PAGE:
If you’re going to be paying, you might as well enjoy the ride.

8. I rediscovered shares late (part two)

I didn’t invest in the late 1990s, even though I had cash available and there was a raging bull market going on.

Perhaps I was still over-influenced by Jack Kerouac.

Admittedly I might have lost all my money in the dotcom crash. But I like to think I’d have seen the over-valuation that was evident to me even as a non-investor. (High yield dividend paying shares were going cheap even as tech shares boomed, for instance). We shall never know.

9. I over-traded and over-obsessed

The first couple of years of share investing saw me buying and selling shares on a weekly if not a daily basis, and most of the rest of the time I sweated over whether or not to buy or sell even more.

It was a huge waste of money (when I worked out the dealing fees and taxes I’d paid in that first year I felt physically sick) but even worse was the distraction from my proper employment that staring at my portfolio and pondering took up.

I learned the hard way that share trading should be boring.

I’m still losing money because of my fascination with investing, though: I’ll never get rich by writing this blog!

10. I forgot what money was for

A few years ago I lost sight of why I was saving and investing money. I put more money into the markets than I needed to, and spent too much time that I’ll never get back obsessing over different investment possibilities.

Don’t get me wrong – I love investing, shares, and the intellectual thrill of following companies.

But you can become a miser if you’re not careful. Nobody likes a Mr Scrooge. Not even yourself, eventually. Remember, money can’t buy you love.

{ 11 comments… add one }
  • 1 Dan Gravell July 25, 2009, 11:05 am

    Ha! As soon as I read that title I started thinking of my own mistakes… let’s see…

    * Too little diversification in my early share buying days *
    One of my investments early on was in a unit trust ‘Framlington Health’. This must’ve accounted for about 30% of my portfolio. I bought in about 2000 and it bombed from there, I think I lost half my money.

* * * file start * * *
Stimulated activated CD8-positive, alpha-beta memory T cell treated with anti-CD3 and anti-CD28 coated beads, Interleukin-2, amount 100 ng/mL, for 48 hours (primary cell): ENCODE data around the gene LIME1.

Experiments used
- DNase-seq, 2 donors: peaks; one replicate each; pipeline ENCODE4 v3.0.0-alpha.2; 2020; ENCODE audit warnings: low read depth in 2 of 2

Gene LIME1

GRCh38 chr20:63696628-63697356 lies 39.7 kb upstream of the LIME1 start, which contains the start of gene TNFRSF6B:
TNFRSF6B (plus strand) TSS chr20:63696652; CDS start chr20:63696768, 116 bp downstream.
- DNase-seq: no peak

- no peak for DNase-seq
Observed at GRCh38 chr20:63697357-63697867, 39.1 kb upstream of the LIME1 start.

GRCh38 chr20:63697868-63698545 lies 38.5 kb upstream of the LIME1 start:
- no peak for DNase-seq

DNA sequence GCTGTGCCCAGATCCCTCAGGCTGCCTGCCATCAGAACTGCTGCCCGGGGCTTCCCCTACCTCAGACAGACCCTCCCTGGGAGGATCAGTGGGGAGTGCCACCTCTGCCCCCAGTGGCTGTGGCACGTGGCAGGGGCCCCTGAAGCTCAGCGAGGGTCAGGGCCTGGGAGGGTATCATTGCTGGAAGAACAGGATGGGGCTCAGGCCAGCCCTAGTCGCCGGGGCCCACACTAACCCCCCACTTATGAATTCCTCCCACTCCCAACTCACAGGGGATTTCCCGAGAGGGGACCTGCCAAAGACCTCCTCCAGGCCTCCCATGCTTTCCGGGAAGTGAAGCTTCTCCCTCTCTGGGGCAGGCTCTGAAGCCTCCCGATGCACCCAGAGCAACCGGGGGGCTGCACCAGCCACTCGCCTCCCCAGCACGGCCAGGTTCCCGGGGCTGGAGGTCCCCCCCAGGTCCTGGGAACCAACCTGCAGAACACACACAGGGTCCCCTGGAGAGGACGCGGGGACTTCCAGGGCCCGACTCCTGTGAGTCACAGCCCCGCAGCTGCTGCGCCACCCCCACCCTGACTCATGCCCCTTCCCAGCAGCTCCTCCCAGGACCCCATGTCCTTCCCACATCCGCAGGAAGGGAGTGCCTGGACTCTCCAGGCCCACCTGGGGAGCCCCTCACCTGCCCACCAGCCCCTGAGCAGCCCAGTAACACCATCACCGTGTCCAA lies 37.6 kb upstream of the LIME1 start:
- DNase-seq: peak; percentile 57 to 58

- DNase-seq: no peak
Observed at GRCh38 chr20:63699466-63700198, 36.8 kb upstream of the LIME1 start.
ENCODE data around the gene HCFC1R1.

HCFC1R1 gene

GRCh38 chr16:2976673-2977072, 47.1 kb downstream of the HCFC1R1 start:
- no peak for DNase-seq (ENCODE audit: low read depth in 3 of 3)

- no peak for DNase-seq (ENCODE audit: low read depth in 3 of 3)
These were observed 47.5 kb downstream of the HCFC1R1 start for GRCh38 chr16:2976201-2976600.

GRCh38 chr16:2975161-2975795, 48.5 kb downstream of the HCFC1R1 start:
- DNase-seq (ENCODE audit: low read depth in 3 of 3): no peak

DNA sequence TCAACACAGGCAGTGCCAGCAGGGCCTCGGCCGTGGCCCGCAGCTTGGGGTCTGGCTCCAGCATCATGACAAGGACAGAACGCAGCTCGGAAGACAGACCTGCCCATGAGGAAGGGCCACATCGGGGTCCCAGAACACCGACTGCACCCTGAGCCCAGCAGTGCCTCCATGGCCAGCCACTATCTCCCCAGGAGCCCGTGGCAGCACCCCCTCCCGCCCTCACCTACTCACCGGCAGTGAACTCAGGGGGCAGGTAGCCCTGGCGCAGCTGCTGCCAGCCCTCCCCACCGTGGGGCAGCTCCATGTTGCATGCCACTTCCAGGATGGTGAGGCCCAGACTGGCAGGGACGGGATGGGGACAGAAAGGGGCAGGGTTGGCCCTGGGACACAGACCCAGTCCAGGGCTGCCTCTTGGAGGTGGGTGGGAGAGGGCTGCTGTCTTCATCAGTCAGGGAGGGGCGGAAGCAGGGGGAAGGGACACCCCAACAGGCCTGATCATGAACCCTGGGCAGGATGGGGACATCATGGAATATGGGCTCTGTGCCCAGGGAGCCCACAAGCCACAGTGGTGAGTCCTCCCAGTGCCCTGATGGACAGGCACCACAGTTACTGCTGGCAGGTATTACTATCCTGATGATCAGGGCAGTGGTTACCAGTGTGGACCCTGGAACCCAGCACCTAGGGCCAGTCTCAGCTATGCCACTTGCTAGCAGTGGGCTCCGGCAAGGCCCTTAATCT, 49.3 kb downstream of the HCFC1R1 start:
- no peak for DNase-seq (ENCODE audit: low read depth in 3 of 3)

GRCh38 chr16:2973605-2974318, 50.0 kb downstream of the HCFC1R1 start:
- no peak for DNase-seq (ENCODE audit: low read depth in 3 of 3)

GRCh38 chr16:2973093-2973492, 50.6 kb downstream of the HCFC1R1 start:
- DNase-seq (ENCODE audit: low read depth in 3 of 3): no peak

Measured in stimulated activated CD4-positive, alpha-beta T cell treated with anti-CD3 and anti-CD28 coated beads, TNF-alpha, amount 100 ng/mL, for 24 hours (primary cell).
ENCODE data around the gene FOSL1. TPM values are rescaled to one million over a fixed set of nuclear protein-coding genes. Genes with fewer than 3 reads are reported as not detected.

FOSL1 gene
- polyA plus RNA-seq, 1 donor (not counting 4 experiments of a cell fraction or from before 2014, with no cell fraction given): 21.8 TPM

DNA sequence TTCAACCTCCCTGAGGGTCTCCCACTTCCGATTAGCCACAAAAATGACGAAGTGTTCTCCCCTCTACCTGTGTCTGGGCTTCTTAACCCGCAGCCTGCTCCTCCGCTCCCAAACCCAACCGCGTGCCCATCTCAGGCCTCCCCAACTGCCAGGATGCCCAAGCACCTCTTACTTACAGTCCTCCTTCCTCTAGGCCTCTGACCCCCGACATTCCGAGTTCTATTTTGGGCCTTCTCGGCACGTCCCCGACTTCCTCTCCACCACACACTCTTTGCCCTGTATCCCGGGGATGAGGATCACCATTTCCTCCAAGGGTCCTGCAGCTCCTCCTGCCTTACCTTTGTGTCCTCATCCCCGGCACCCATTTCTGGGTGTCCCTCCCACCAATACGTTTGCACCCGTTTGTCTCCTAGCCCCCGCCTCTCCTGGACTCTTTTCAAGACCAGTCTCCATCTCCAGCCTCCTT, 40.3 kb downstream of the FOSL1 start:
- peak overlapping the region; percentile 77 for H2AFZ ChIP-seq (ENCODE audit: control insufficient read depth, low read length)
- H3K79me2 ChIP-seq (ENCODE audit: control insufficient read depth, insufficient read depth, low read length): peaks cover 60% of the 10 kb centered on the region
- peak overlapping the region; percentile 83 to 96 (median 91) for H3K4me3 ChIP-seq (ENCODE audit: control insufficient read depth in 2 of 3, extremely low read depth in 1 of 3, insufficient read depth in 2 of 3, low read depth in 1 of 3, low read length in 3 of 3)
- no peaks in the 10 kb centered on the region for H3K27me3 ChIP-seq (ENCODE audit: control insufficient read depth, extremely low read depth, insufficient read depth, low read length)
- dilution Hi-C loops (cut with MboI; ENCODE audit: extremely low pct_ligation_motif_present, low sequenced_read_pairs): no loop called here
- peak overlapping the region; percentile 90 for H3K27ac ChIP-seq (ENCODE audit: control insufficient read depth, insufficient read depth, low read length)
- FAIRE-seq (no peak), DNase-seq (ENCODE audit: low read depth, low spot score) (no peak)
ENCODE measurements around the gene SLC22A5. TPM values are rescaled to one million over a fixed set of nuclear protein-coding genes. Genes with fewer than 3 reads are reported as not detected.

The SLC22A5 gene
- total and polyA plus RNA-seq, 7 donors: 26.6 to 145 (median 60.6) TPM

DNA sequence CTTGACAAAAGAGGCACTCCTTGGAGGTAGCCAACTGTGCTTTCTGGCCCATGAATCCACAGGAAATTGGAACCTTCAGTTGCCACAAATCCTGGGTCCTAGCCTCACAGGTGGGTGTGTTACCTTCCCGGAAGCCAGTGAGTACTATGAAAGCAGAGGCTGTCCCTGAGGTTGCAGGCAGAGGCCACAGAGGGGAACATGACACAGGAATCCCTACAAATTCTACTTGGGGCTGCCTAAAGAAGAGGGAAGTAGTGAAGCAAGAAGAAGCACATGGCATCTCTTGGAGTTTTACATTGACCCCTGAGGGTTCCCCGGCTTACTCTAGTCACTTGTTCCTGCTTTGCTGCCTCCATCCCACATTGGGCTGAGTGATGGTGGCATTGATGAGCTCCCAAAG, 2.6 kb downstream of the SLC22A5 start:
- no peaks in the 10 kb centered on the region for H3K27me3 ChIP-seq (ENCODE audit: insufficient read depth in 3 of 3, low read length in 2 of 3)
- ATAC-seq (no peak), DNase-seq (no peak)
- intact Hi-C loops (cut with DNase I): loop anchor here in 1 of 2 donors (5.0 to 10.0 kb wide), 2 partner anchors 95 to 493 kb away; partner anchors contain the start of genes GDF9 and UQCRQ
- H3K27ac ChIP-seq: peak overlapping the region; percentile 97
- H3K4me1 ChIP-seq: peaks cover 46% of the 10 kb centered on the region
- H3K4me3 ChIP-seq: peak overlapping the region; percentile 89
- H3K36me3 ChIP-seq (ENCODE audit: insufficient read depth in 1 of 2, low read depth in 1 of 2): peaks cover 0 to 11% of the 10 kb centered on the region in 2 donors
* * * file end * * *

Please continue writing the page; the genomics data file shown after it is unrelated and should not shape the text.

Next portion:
Then, just last year, I invested in the New Star Heart of Africa fund. Lost 60% on that one, but it was more like 10% of my portfolio.

    That was the only major mistake I made during the 2008 market collapse though; overall I only lost around 10% of my holdings, thanks mainly to having a good deal in cash.

    I learnt lessons about diversification within assets but also of asset classes.

    * Buying expensive investments and thinking I can beat the market *
    I don’t mean buying at the top of the market; I mean paying too much in charges for funds with wizzo words like ‘alpha’ in them. I had great successes with some funds (Fidelity Special Situations) and others have just bombed, no matter how many ‘A’s S&P can put on them.

    * Buying too much wine *
    I think men often develop nerdy collector obsessions, and mine’s with wine. It could’ve been mousemats or beer coasters or whatever, but I chose one of the most expensive hobbies going. I started small, began finding great value at the £10 and then £15/bottle price ranges, but it just grew from there and at one stage I was routinely spending ~£50 per bottle, picking up a bottle or week or so. All this, of course, not even for drinking, all for ‘lying down’.